North and South Korea have agreed to reopen a joint industrial park following a five-month closure, as the countries look to bolster their respective economies despite their obvious antipathy.
Seoul's unification ministry said that operations at the Kaesong industrial zone in North Korea will resume following a trial run on 16 September. The agreement came after overnight negotiations between the two nations.
"The two sides have effectively reached an understanding on creating administrative measures and safeguards that can transform Kaesong into a globally competitive industrial park," a ministry source told South Korea's state-run Yonhap news agency.
The industrial park, located just north of the inter-Korean border, was closed in April amid high political tension.
The North had barred South Korean personnel and production materials from going into the park, after the Communist government accused South Korea of conducting joint military drills with the US against its leadership. Pyongyang also pulled out all 53,000 North Koreans working at the park, effectively stopping all operations there.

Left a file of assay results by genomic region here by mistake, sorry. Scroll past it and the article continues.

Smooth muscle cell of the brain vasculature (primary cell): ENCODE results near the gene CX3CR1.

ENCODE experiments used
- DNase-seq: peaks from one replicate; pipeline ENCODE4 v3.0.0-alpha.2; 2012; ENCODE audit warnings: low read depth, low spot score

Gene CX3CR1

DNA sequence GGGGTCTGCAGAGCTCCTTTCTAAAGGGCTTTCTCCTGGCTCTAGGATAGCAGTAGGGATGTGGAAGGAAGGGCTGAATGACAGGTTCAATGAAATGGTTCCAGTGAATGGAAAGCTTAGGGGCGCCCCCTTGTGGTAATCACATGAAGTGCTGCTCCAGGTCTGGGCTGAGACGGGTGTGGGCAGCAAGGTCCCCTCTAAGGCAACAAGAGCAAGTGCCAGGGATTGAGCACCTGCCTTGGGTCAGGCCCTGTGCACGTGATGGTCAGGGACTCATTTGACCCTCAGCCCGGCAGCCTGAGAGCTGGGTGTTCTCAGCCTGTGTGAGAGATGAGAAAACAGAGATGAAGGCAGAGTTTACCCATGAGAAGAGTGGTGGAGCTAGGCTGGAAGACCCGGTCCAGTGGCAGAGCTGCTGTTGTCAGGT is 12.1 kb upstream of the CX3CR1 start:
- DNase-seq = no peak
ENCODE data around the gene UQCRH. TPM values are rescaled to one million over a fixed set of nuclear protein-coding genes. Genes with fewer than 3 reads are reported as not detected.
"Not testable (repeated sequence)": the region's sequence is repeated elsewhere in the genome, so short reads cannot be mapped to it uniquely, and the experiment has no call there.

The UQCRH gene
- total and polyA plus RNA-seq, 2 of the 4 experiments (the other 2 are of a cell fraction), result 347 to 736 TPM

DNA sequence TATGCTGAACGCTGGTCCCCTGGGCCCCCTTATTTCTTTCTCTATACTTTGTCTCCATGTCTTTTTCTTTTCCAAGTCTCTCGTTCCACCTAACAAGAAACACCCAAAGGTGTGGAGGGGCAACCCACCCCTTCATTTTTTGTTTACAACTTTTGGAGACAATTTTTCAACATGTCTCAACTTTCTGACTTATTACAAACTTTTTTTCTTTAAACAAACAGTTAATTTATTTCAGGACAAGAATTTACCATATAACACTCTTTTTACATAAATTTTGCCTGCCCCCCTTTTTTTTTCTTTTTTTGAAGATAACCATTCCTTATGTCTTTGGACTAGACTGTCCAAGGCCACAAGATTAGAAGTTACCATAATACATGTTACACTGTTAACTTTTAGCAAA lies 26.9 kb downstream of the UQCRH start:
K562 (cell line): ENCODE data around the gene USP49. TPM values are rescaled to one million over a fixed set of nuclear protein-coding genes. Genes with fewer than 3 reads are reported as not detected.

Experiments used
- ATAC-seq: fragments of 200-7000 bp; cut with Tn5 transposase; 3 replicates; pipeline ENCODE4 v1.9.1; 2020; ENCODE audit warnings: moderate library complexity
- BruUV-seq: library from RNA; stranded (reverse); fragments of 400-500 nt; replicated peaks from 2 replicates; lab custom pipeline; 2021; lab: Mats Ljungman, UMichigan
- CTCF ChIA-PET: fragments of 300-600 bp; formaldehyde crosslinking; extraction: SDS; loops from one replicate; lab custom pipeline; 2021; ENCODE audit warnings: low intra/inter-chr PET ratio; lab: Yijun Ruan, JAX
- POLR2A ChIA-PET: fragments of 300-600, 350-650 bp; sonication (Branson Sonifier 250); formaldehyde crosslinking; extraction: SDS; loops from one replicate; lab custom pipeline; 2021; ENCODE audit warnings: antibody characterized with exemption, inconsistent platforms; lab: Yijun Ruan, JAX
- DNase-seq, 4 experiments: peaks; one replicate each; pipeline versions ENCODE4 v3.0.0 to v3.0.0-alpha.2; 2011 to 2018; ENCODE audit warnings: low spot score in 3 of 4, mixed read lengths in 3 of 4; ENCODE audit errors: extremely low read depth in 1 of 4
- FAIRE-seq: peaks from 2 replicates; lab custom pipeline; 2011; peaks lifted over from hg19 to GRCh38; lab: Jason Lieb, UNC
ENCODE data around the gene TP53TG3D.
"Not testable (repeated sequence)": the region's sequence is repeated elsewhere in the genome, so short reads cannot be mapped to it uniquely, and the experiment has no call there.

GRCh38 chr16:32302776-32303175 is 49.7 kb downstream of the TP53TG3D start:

Kaesong is the last-remaining major inter-Korean venture and a key source of revenue for North Korea. It is the fruit of a historic summit meeting between the leaders of the two countries in June 2000, which resulted in a period of reduced tension between the two Koreas.
Owners of South Korean businesses within the zone have been calling for an agreement to reopen the park. On 14 August the two nations reached a five-point agreement to open the complex, but the reopening date was not decided.
Tax Exemption for Rest of 2013
The Kaesong industrial complex is home to 123 South Korean factories and employs more than half a million North Koreans.
As per the agreement, South Korean firms will not have to pay taxes for the rest of 2013 and will be exempted from any unpaid taxes in 2012.
In addition, the countries will hold talks to resolve the issue of unpaid wages for North Korean labourers who worked for several days in April before the operations came to a standstill.
They also agreed to ease access to the complex by introducing radio-frequency identification devices (RFID) within 2013, and will work together to make it easier for businessmen to move between the countries.
The Unification Ministry also said the countries will host a roadshow in October to attract foreign investors to the industrial park.
"The institutional foundation has now been laid for Kaesong to develop into an internationally competitive and stable industrial complex," the ministry said.